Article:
If global greenhouse-gas emissions continue to rise unabated, the risk of extreme droughts simultaneously affecting central wheat-growing areas could increase three- to fourfold by the end of the century. This is the conclusion of an international study involving the University of Göttingen in Germany. Even with a significant reduction in CO2 and other greenhouse-gas emissions, the scientists estimate the risk will double. The results were published in the journal Science Advances.
Over the past two decades, there have been massive and extreme periods of drought that have affected grain production in central production areas. It can be concluded that their simultaneous occurrence was a major reason for the shortage and price increase of wheat and food. "If the likelihood that such events will occur simultaneously continues to increase due to climate change, this will have a significant impact on the United Nations' second sustainability goal of eliminating world hunger by 2030," explains agricultural scientist Professor Reimund Rötter of the University of Göttingen and co-author of the study.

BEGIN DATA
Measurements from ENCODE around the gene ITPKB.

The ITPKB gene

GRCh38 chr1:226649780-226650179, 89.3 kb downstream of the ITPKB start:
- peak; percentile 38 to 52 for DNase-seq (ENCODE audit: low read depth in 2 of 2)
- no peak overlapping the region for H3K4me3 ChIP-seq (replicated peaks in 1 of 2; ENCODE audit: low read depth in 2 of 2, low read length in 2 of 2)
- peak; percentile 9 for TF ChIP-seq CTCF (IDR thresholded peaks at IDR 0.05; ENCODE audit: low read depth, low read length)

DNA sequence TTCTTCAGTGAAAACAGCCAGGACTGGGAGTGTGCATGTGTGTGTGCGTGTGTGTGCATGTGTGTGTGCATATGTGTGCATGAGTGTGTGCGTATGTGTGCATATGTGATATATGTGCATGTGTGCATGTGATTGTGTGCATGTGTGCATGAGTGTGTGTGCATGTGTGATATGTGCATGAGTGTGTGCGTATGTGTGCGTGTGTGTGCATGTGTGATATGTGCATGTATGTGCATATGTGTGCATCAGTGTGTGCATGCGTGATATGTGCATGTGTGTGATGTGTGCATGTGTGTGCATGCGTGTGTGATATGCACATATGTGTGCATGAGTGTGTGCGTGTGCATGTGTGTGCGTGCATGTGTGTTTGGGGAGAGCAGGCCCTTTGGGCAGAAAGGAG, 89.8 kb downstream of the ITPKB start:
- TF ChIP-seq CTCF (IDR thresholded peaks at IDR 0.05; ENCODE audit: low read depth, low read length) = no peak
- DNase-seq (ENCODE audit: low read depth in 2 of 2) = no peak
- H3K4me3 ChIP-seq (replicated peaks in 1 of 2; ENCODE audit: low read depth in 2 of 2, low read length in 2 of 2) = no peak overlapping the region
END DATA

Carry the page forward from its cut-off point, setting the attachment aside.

Correlation between simultaneous droughts and world market prices
The scientists asked three questions in their study: How likely is it that extreme drought will occur simultaneously in important wheat-growing areas in the future? Is there a correlation between simultaneous droughts and the world market price of wheat? And to what extent and under what circumstances can these risks be mitigated? "Bearing in mind that wheat is usually grown without irrigation, that it occupies the world's largest acreage and is the most traded grain, this development is of crucial importance for global food security," says Rötter.
The researchers found that even if greenhouse-gas emissions were reduced in accordance with the Paris Climate Convention, the increased yield-risk of simultaneous droughts still poses considerable challenges for plant breeders, agronomists, grain farmers and political decision-makers. "Some growers will be able to adapt to future environmental conditions, others will benefit from scientific breakthroughs, and others will have to adapt to other types of land use," explains Rötter.
In fact, since the same risks also exist for other crops with similar growing seasons and comparable sensitivities to drought, the authors of the study call for effective, science-based and coordinated policy measures to prevent the imminent shortage of staple foods and the associated social unrest.
(University of Göttingen/wi)
Miroslav Trnka et al. Mitigation efforts will not fully alleviate the increase in the water scarcity occurrence probability in wheat-producing areas. Science Advances 2019. DoI: 10.1126/sciadv.aau2406